890 While it is true that Go's type system does less for the programmer
  891 in such cases, the lack of subtyping makes the rules about
  892 interface satisfaction very easy to state: are the function's names
  893 and signatures exactly those of the interface?
  894 Go's rule is also easy to implement efficiently.
  895 We feel these benefits offset the lack of
  896 automatic type promotion. Should Go one day adopt some form of polymorphic
  897 typing, we expect there would be a way to express the idea of these
  898 examples and also have them be statically checked.
  899 </p>
  901 <h3 id="convert_slice_of_interface">
  902 Can I convert a []T to an []interface{}?</h3>
  904 <p>
  905 Not directly.
  906 It is disallowed by the language specification because the two types
  907 do not have the same representation in memory.
  908 It is necessary to copy the elements individually to the destination
  909 slice. This example converts a slice of <code>int</code> to a slice of
  910 <code>interface{}</code>:
  911 </p>
  913 <pre>
  914 t := []int{1, 2, 3, 4}
  915 s := make([]interface{}, len(t))
  916 for i, v := range t {
  917     s[i] = v
  918 }
  919 </pre>
  921 <h3 id="convert_slice_with_same_underlying_type">
  922 Can I convert []T1 to []T2 if T1 and T2 have the same underlying type?</h3>
  924 This last line of this code sample does not compile.
  926 <pre>
  927 type T1 int
  928 type T2 int
  929 var t1 T1
  930 var x = T2(t1) // OK
  931 var st1 []T1
  932 var sx = ([]T2)(st1) // NOT OK
  933 </pre>
  935 <p>
  936 In Go, types are closely tied to methods, in that every named type has
  937 a (possibly empty) method set.
  938 The general rule is that you can change the name of the type being
  939 converted (and thus possibly change its method set) but you can't
  940 change the name (and method set) of elements of a composite type.
  941 Go requires you to be explicit about type conversions.
  942 </p>
  944 <h3 id="nil_error">
  945 Why is my nil error value not equal to nil?
  946 </h3>
  948 <p>
  949 Under the covers, interfaces are implemented as two elements, a type <code>T</code>
  950 and a value <code>V</code>.
  951 <code>V</code> is a concrete value such as an <code>int</code>,
  952 <code>struct</code> or pointer, never an interface itself, and has
  953 type <code>T</code>.
  954 For instance, if we store the <code>int</code> value 3 in an interface,
  955 the resulting interface value has, schematically,
  956 (<code>T=int</code>, <code>V=3</code>).
  957 The value <code>V</code> is also known as the interface's
  958 <em>dynamic</em> value,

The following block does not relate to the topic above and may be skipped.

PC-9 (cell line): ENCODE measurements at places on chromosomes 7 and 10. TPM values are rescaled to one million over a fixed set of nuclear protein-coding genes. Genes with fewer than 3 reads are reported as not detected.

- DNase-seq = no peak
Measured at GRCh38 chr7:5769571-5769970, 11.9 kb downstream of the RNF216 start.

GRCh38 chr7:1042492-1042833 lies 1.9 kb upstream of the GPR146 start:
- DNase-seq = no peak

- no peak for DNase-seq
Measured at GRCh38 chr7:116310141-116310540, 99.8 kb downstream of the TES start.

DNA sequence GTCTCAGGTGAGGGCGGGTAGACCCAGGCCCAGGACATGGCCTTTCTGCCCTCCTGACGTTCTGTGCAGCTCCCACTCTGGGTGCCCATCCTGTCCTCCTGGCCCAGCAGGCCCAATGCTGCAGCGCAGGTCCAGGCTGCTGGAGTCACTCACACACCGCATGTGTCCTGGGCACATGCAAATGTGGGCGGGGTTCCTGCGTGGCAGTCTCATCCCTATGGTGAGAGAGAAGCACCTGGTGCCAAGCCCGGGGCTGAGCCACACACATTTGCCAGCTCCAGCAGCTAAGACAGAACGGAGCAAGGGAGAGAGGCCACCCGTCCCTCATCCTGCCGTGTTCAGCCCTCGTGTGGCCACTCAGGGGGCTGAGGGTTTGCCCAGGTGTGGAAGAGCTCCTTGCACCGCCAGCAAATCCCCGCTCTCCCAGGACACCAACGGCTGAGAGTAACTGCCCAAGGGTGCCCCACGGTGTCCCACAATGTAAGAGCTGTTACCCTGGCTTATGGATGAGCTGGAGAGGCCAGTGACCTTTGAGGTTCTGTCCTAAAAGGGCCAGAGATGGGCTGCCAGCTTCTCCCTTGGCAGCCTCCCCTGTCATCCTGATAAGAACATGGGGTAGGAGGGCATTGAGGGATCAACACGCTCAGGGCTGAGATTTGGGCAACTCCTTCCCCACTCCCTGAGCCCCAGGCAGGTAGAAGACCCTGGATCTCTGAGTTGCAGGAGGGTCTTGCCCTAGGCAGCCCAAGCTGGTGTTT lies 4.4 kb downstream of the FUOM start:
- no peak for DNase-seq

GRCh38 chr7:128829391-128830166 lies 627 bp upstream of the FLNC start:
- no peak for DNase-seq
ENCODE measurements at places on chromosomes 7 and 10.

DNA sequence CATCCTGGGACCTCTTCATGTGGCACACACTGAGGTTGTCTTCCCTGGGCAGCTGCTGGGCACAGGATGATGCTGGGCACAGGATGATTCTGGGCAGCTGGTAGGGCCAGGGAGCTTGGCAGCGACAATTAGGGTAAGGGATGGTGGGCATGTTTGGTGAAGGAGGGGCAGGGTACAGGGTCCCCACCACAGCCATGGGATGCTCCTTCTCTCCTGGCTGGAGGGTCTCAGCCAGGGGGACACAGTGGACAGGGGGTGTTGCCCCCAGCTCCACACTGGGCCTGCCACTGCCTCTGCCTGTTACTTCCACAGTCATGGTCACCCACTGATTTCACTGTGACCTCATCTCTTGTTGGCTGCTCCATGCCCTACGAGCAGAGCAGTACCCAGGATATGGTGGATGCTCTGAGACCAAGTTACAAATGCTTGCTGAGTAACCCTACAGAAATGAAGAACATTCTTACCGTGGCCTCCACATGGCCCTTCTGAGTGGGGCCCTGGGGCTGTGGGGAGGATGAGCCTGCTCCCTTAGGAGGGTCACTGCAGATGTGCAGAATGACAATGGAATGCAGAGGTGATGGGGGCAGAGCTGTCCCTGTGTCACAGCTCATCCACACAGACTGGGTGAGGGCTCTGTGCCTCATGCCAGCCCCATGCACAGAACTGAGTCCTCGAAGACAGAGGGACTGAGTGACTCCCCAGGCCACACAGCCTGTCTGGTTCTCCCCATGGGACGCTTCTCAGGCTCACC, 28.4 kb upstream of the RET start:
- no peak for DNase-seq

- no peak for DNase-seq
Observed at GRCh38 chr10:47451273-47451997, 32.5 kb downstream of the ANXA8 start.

959 since a given interface variable might hold different values <code>V</code>
  960 (and corresponding types <code>T</code>)
  961 during the execution of the program.
  962 </p>
  964 <p>
  965 An interface value is <code>nil</code> only if the <code>V</code> and <code>T</code>
  966 are both unset, (<code>T=nil</code>, <code>V</code> is not set),
  967 In particular, a <code>nil</code> interface will always hold a <code>nil</code> type.
  968 If we store a <code>nil</code> pointer of type <code>*int</code> inside
  969 an interface value, the inner type will be <code>*int</code> regardless of the value of the pointer:
  970 (<code>T=*int</code>, <code>V=nil</code>).
  971 Such an interface value will therefore be non-<code>nil</code>
  972 <em>even when the pointer value <code>V</code> inside is</em> <code>nil</code>.
  973 </p>
  975 <p>
  976 This situation can be confusing, and arises when a <code>nil</code> value is
  977 stored inside an interface value such as an <code>error</code> return:
  978 </p>
  980 <pre>
  981 func returnsError() error {
  982     var p *MyError = nil
  983     if bad() {
  984         p = ErrBad
  985     }
  986     return p // Will always return a non-nil error.
  987 }
  988 </pre>
  990 <p>
  991 If all goes well, the function returns a <code>nil</code> <code>p</code>,
  992 so the return value is an <code>error</code> interface
  993 value holding (<code>T=*MyError</code>, <code>V=nil</code>).
  994 This means that if the caller compares the returned error to <code>nil</code>,
  995 it will always look as if there was an error even if nothing bad happened.
  996 To return a proper <code>nil</code> <code>error</code> to the caller,
  997 the function must return an explicit <code>nil</code>:
  998 </p>
 1001 <pre>
 1002 func returnsError() error {
 1003     if bad() {
 1004         return ErrBad
 1005     }
 1006     return nil
 1007 }
 1008 </pre>
 1010 <p>
 1011 It's a good idea for functions
 1012 that return errors always to use the <code>error</code> type in